12. mr88cet

    mr88cet Senior Member

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    Yes, I have seen it turn on the ICE for reasons other than the usual: three times that I can recall, since May of 2017 when I bought it. Anything other than those stated circumstances is exceptionally rare, in my experience at least.
     
    #112 mr88cet, Apr 2, 2021
    Last edited: Apr 2, 2021
  13. pakitt

    pakitt Senior Member

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    Same here: just yesterday, I had EV Auto turned on. Although it can do what it wants, it turned on the ICE while starting at a flat grade traffic light, with normal acceleration and with 30% battery left. I was surprised. Like:"Why is she turning on the ICE, of all times, now?" :D

    I think that some Prius users forget that just because this car has a battery, hybrid or plug-in versions doesn't matter, it is still a car with a GAS engine. The ICE can need to turn on for whatever reason at any moment. Even at stand-still. Running out of gas is a bad idea, even on a Prius. And unless there is some foreseen emergency, I don't see why one would ever want to run with an empty tank. The damage far outweighs the feeling of "ohhh, I am driving an electric car!"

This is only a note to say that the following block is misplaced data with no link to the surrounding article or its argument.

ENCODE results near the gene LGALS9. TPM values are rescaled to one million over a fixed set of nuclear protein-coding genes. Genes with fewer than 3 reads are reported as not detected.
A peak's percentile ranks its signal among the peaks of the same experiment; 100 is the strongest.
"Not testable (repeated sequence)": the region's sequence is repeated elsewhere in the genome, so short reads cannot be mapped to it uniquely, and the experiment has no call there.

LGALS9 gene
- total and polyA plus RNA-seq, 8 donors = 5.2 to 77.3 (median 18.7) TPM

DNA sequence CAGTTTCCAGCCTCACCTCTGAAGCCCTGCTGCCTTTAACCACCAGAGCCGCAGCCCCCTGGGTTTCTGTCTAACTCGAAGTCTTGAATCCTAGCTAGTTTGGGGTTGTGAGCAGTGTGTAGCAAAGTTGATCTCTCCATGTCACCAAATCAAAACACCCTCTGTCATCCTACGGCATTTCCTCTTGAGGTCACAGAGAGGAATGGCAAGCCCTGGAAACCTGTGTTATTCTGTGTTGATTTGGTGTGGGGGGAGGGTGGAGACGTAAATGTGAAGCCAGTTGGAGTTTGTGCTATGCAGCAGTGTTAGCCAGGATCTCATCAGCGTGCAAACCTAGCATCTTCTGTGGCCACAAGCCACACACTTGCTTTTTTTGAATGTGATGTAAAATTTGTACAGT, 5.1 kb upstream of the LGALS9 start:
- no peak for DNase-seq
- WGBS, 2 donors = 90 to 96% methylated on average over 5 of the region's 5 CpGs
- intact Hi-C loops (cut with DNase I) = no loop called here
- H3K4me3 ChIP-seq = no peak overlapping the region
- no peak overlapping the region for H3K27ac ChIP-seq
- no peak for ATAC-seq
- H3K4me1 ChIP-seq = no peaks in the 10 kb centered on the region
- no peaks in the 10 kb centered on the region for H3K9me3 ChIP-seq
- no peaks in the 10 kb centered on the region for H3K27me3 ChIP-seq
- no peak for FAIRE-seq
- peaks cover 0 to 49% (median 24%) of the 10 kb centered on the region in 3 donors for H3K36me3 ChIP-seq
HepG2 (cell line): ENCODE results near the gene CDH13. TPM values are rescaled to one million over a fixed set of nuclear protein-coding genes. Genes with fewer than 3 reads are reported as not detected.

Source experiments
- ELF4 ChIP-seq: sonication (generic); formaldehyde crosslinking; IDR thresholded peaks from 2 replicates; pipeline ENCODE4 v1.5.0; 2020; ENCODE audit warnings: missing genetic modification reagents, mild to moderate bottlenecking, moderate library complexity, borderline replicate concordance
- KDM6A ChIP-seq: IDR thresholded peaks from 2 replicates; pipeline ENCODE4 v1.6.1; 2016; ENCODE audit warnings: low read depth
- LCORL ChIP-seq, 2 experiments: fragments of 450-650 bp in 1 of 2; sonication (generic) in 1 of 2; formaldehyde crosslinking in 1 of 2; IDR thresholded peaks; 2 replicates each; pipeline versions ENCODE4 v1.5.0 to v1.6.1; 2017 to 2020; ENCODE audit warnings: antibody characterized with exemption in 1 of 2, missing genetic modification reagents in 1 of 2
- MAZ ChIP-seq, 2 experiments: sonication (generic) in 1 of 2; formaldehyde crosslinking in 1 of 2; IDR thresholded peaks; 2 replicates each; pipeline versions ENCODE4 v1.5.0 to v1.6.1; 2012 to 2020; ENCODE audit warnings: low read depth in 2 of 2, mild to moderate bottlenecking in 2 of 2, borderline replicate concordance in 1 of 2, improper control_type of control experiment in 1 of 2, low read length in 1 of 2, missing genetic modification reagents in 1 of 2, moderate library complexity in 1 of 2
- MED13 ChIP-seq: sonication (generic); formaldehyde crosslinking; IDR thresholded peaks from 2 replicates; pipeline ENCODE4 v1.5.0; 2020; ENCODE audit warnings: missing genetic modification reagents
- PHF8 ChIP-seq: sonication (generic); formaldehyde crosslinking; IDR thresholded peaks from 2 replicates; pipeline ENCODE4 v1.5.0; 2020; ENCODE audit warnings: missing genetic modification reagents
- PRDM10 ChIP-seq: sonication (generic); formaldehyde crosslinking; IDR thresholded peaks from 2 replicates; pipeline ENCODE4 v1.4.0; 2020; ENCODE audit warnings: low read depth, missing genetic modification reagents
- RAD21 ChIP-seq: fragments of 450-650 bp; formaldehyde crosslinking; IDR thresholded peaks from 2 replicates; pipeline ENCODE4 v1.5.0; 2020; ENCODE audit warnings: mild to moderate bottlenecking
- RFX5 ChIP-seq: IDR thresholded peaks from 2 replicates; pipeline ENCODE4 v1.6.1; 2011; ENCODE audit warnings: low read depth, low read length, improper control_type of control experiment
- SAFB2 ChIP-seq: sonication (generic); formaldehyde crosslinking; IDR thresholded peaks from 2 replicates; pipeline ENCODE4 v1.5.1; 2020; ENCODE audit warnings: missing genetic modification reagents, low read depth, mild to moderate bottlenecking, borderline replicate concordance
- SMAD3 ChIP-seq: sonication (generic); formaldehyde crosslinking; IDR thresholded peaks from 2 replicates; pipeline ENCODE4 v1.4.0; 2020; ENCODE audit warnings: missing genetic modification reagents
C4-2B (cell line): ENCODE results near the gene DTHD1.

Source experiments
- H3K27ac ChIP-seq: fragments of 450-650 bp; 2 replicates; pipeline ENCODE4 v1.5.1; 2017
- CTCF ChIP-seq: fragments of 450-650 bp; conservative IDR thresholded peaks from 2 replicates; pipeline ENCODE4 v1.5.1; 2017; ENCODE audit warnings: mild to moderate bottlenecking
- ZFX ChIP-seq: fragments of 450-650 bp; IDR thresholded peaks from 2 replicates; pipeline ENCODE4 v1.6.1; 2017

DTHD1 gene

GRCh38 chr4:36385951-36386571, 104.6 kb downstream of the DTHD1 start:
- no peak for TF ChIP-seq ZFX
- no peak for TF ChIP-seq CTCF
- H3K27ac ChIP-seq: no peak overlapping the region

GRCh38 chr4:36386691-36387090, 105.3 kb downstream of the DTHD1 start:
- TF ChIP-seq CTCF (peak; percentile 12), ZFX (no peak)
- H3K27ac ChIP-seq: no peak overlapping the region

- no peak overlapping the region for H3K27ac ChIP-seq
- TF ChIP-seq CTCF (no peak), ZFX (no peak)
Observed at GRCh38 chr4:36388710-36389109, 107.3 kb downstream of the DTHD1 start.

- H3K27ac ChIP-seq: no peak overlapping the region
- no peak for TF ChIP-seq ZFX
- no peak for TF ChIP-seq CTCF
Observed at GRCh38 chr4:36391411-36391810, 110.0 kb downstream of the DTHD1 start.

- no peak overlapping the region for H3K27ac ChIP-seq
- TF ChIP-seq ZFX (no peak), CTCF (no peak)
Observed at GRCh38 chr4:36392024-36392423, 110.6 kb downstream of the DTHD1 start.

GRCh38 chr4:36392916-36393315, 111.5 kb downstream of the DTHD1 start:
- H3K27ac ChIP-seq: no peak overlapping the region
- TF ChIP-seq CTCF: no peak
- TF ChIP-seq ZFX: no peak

14. Trollbait

    Trollbait It's a D&D thing

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    I'm saying that it is best to keep gas in the tank in case of those rare times. As opposed to trying to make the car a very short range BEV.
     
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  15. mr88cet

    mr88cet Senior Member

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    I agree, but you don’t need to keep very much gas in the tank.
     
  16. mr88cet

    mr88cet Senior Member

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    EV Auto is one of the well-known cases.

    I don’t think I’ve ever used EV Auto...
     
  17. Trollbait

    Trollbait It's a D&D thing

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    I think the original post I replied to was someone considering keeping zero in the tank.